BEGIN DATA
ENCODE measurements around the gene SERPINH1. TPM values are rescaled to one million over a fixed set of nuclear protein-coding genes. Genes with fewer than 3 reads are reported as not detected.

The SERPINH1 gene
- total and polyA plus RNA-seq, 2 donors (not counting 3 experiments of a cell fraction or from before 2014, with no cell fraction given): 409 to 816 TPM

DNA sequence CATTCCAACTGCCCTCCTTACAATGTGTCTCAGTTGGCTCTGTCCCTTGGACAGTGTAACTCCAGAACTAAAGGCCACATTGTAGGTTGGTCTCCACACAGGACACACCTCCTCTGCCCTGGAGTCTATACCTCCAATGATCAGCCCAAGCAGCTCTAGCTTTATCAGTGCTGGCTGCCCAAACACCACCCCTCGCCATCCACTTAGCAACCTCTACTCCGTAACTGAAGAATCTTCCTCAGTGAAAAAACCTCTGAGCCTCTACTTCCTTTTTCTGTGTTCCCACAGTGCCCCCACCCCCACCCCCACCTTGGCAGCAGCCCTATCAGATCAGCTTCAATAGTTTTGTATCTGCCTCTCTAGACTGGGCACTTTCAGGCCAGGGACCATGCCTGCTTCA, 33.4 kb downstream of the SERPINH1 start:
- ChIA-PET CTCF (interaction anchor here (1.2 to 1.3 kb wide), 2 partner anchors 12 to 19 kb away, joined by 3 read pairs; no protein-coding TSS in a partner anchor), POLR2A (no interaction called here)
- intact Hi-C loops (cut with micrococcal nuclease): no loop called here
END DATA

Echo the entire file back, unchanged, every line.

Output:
ENCODE measurements around the gene SERPINH1. TPM values are rescaled to one million over a fixed set of nuclear protein-coding genes. Genes with fewer than 3 reads are reported as not detected.

The SERPINH1 gene
- total and polyA plus RNA-seq, 2 donors (not counting 3 experiments of a cell fraction or from before 2014, with no cell fraction given): 409 to 816 TPM

DNA sequence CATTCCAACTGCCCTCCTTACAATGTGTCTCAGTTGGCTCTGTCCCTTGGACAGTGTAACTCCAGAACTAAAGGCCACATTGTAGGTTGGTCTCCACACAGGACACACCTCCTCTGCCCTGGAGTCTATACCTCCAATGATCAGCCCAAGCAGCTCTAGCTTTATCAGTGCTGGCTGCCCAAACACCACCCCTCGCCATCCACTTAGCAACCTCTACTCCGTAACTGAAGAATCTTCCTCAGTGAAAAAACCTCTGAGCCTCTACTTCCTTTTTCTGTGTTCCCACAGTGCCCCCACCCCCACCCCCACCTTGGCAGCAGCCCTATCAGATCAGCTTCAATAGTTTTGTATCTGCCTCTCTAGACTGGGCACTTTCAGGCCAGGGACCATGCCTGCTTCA, 33.4 kb downstream of the SERPINH1 start:
- ChIA-PET CTCF (interaction anchor here (1.2 to 1.3 kb wide), 2 partner anchors 12 to 19 kb away, joined by 3 read pairs; no protein-coding TSS in a partner anchor), POLR2A (no interaction called here)
- intact Hi-C loops (cut with micrococcal nuclease): no loop called here